AN alcoholic potentially put lives at risk after she made nuisance calls to the ambulance service and police.
An ambulance was dispatched to Angela Wrightson when she made a series of time-wasting calls when she was drunk.
Hartlepool Magistrates’ Court heard she made several calls to the ambulance service, which is already struggling to meet demand due to a lack of resources as reported recently by the Mail.
On Saturday night, she claimed she had sustained a broken jaw and an ambulance was dispatched to her address.
Luckily, police, who she had also been pestering that night, attended and arrested her before the ambulance arrived.
Stephen Littlewood, prosecuting, said Wrightson, 39, made four drunken 999 calls to police between 7.37pm on Saturday and 1.15am on Sunday when she said she was “not feeling herself” and wanted police to go round to see her.
Mr Littlewood added: “She also made several calls of a similar nature to the ambulance service which resulted in an ambulance being dispatched.”
Wrightson, who has a long history of drunken behaviour, had only just left Hartlepool Police Station hours earlier.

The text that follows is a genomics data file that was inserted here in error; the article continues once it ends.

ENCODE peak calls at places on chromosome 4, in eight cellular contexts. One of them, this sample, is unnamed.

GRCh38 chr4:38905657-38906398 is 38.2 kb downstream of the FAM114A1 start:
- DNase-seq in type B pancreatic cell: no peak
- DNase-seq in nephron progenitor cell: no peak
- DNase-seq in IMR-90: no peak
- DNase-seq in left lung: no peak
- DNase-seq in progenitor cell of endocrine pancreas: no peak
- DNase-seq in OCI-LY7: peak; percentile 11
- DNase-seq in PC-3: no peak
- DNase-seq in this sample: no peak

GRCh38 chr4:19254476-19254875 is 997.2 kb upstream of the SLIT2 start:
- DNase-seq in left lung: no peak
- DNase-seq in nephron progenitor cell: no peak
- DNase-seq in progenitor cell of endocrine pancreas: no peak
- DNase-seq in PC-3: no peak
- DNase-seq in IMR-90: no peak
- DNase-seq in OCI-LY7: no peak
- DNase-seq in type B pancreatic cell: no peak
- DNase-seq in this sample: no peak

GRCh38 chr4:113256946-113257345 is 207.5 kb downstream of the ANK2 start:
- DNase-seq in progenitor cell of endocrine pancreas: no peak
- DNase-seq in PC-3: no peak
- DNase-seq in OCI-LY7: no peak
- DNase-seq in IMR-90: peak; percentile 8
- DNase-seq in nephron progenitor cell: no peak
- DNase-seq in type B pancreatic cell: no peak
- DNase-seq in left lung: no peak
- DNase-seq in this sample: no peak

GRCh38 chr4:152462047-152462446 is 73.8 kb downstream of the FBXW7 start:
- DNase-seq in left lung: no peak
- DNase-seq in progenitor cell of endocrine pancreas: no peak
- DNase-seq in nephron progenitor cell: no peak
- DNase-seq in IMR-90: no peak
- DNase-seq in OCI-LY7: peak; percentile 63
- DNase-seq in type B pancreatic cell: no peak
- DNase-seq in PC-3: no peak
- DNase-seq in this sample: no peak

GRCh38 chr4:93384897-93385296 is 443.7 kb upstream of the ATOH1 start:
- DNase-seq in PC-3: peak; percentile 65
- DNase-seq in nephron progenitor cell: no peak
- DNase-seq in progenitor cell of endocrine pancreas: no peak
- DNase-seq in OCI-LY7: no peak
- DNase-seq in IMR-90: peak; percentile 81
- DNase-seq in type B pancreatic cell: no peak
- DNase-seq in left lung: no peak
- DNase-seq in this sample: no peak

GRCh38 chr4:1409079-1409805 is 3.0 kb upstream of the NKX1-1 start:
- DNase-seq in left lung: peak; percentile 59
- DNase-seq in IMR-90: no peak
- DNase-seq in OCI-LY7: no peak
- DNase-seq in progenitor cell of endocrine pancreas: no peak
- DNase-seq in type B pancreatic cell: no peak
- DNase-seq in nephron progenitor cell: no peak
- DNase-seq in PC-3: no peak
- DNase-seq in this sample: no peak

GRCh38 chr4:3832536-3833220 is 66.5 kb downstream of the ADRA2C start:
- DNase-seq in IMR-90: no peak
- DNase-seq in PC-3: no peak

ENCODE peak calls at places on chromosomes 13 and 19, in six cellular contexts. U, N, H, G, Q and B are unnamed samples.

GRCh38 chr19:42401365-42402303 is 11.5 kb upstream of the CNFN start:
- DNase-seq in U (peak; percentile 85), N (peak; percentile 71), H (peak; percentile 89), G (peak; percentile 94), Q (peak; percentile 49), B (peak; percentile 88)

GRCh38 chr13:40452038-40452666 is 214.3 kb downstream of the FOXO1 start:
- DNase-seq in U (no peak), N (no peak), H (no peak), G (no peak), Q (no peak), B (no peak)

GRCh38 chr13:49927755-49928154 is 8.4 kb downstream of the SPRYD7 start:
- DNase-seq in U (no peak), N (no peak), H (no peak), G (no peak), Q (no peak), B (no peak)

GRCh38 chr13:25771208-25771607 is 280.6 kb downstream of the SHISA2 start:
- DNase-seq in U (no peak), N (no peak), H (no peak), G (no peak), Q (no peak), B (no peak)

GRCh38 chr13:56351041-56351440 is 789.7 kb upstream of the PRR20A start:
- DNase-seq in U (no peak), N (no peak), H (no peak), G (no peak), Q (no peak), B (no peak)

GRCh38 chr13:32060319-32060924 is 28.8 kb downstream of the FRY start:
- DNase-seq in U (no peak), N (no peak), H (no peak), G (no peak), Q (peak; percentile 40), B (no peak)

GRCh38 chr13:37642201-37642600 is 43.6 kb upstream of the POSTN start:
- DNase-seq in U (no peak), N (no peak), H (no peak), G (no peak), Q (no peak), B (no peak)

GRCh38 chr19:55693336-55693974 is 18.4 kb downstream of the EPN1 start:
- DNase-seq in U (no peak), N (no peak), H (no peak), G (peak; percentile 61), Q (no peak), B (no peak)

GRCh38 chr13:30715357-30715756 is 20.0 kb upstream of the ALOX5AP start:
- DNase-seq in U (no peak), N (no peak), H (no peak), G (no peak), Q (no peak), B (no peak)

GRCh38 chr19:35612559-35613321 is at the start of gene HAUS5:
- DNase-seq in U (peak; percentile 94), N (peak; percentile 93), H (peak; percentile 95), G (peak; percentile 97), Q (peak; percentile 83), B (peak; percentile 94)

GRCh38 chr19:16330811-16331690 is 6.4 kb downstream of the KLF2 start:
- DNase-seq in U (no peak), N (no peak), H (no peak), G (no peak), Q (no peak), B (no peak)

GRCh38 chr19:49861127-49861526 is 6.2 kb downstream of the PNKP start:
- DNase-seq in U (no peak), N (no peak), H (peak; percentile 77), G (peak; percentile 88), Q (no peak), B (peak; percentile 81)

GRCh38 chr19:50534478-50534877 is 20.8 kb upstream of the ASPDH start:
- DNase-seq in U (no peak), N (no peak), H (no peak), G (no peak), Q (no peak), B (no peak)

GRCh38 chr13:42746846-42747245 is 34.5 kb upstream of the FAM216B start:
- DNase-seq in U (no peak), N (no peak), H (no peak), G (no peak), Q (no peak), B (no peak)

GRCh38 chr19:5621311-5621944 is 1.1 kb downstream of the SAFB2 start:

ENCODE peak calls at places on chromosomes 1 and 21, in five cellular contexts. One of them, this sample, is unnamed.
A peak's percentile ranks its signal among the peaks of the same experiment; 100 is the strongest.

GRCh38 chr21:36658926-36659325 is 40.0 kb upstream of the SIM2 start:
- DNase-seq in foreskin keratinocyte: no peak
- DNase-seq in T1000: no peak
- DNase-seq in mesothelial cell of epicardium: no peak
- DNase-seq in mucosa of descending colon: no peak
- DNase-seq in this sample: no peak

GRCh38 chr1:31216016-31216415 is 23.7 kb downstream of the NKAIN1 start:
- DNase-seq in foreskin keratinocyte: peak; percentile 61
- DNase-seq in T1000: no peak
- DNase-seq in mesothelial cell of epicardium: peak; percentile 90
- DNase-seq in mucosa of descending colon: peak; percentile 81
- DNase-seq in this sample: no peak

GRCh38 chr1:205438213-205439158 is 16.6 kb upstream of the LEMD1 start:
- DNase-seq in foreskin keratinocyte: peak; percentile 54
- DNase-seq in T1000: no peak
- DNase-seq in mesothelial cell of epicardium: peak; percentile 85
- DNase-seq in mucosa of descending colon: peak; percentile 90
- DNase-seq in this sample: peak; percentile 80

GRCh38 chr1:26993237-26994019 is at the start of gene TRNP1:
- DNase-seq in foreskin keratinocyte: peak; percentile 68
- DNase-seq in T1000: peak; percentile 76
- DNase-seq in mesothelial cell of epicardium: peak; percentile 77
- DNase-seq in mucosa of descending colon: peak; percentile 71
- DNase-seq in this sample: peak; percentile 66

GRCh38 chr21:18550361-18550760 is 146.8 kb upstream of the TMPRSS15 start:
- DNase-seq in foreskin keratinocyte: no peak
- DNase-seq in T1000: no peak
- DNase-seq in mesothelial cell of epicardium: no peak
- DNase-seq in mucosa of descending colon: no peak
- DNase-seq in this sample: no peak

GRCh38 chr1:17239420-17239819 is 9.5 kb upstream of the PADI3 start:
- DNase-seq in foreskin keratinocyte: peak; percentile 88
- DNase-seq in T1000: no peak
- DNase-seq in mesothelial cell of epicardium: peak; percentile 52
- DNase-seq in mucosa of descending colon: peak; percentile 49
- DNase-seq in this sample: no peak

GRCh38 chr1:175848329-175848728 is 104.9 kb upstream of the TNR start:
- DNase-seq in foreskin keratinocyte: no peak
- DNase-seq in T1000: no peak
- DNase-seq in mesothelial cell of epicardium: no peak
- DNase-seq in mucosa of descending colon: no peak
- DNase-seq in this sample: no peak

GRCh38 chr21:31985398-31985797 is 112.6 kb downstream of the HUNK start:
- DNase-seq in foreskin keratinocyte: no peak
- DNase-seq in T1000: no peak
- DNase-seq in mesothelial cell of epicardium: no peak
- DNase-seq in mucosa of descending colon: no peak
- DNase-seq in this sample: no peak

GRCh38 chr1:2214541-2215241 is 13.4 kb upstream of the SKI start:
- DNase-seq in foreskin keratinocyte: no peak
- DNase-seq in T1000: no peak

When police later asked her if she thought it was right to make the nuisance 999 calls she said: “No, but I needed some help”.
Wrightson, of Stephen Street, Hartlepool, admitted the charge of sending a false telecommunication message to the annoyance or inconvenience of another.
John Relton, mitigating, said: “My client has had a very torrid life, she is one of nine children who were scattered throughout the care system.
“It is no great surprise, therefore, she finds herself consumed by alcohol that has taken over her life.
“She does apologise through me for what she has done.
“Sometimes at her lowest ebb she does do this.”
Wrightson was fined £35 and will have to pay a £20 victim surcharge.
Chairman of the magistrates bench John Jenkins said: “This is a serious offence that you diverted police and an ambulance from another 999 call which could threaten somebody’s life.
“You have got to stop doing it.”